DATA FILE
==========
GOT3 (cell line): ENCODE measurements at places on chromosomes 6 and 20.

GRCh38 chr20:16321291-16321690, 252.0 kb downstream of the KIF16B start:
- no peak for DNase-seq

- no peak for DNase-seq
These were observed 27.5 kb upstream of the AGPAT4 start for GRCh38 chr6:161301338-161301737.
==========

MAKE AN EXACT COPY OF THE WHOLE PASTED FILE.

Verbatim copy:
GOT3 (cell line): ENCODE measurements at places on chromosomes 6 and 20.

GRCh38 chr20:16321291-16321690, 252.0 kb downstream of the KIF16B start:
- no peak for DNase-seq

- no peak for DNase-seq
These were observed 27.5 kb upstream of the AGPAT4 start for GRCh38 chr6:161301338-161301737.